In Cyberspace, anything goes. There’s a whole helluva lot of useless info on wine. But since there’s no SAT test or wine certification required to put up a wine Web site, sifting through the morons and blowhards is no easy task. But not an insurmountable one. The following is a list of Web sites that I use for reference, wine news and wine geek fun.
www.yumyuk.com Yumyuk brings wine education to the masses. With cool, down-to-earth verbiage and simple instructions, this Web site is invaluable for the dazed and confused. It’s user-friendly, interactive and educational. Do a fun “taste interview” that helps you figure out which wine reviewer on the site most fits your preferred taste profile. Then explore yumyuk’s recommended wine section with your newfound knowledge. Move on to the unconventional food and wine pairing section that might make your eyebrows raise, but certainly teach you a thing or two.
www.winespectator.com This is the beefed-up online version of the subscription-based wine magazine, The Wine Spectator. Although sometimes referred to as “The Wine Speculator” due to some alleged influenced-by-the-advertiser articles, this Web site is super useful for straight-up wine info. It not only gives you the magazine’s info for free, you can explore wine dictionaries, wine trivia and pretty much anything else wine-related. The content is a bit high-brow (read: wine snob); the info is comprehensive and wine-geek entertaining.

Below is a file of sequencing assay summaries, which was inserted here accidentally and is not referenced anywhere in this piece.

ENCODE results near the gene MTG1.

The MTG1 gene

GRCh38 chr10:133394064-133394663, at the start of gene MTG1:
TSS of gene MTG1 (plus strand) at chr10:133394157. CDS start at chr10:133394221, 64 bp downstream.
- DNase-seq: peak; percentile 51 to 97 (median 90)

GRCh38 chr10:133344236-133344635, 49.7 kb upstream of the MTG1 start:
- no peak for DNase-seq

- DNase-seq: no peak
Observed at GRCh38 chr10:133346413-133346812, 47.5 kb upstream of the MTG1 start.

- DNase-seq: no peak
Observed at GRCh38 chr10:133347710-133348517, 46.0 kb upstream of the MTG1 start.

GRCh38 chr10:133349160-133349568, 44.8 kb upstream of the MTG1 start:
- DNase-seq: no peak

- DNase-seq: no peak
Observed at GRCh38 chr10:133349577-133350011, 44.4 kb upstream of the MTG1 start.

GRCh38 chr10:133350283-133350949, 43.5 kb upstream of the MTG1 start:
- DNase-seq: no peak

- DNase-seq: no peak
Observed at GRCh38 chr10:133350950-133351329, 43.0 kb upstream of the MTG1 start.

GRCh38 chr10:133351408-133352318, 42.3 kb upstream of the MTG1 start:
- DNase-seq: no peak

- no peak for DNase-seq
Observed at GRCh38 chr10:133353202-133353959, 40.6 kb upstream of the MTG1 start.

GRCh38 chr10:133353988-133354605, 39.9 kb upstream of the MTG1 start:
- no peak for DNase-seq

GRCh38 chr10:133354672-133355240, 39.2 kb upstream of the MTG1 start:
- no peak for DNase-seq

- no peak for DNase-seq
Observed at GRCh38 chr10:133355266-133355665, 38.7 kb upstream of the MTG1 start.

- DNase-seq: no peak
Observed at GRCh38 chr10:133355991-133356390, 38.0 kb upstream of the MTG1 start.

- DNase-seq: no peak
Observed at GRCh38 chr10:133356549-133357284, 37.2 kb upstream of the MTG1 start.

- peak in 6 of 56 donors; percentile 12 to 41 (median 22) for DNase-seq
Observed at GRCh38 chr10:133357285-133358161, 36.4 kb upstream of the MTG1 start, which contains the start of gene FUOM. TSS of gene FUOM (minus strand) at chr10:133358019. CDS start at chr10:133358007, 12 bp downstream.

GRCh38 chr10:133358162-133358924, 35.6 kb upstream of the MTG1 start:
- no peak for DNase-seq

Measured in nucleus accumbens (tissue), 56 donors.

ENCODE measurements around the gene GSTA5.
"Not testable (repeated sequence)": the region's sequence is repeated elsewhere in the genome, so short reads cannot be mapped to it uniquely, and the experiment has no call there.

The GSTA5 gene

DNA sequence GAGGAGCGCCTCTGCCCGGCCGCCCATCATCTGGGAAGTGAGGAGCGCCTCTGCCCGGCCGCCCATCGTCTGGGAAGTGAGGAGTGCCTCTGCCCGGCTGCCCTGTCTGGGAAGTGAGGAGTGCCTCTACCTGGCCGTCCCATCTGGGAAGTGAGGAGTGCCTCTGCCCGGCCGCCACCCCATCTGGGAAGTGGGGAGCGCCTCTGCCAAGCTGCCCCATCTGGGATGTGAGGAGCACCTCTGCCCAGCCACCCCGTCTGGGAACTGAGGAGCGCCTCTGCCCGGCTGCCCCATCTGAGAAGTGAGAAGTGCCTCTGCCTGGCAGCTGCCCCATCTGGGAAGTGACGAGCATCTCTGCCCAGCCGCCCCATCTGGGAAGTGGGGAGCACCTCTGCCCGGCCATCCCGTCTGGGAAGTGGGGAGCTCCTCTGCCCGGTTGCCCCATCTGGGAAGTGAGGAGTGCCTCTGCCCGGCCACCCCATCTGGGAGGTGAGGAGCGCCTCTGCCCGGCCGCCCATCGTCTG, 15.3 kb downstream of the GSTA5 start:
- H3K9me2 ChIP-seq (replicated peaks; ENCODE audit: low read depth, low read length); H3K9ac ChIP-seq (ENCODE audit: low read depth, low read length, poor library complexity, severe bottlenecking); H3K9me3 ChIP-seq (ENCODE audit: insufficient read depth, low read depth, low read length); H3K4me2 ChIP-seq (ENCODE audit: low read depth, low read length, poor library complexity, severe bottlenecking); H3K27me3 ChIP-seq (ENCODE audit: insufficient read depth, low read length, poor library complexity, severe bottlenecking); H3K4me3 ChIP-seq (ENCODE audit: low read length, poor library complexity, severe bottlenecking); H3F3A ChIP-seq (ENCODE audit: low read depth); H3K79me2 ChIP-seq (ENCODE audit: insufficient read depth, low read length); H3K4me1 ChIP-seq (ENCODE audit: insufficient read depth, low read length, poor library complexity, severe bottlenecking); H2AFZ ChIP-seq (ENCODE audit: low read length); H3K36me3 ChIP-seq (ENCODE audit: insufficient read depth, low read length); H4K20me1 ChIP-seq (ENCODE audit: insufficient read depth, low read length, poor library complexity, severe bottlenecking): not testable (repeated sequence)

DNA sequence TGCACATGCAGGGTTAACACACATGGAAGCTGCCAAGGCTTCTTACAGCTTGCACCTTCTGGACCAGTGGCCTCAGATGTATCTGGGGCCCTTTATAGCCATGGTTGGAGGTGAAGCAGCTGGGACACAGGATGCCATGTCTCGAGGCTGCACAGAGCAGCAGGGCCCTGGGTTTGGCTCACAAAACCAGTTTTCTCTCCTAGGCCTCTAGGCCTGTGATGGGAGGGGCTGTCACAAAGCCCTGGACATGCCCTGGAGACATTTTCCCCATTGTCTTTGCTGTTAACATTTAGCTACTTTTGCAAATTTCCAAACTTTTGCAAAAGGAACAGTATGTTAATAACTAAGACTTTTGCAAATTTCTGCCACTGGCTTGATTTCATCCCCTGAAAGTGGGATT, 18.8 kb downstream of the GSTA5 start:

www.wine-lovers-page.com A virtual playground of well-written, approachable wine information, the jam-packed Wine Lovers Page tempts everyone from the wine novice to the connoisseur to uncover nuggets of knowledge. Founded by wine writer Robin Garr, this comprehensive site is the assemblage of many years of fervent wine worship. I especially enjoy the “30 Second Wine Advisor” section that offers a brief synopsis of a recommended wine and its region. You can also sign up to receive this info in e-mail. Armed with several wine columnists’ opinions, the site offers straightforward, non-snobby articles delving into different regions around the world, as well as varietal studies. Other entertainment includes surveys, wine label decoders and a wine “questionary.”
www.freethegrapes.org Free the Grapes is a nonprofit, grassroots lobbying organization that is trying to lift the restrictions on interstate wine shipments to consumers (for an in-depth look at this, watch Corkscrew in the next few weeks). The site educates you on what laws your state has for wine shipments from wineries outside your state. Read it and weep … it’s ugly out there.
www.wine.com provides direct shipping of wine to states where it has licenses. In the Southeast, they provide service for North Carolina and parts of Florida. The selection depends on your state, but they do carry some hard-to-find wines. It’s pretty easy to use too. You can search by varietal, region or winery name and the site stocks cool gifts like unique corkscrews and fun wine books.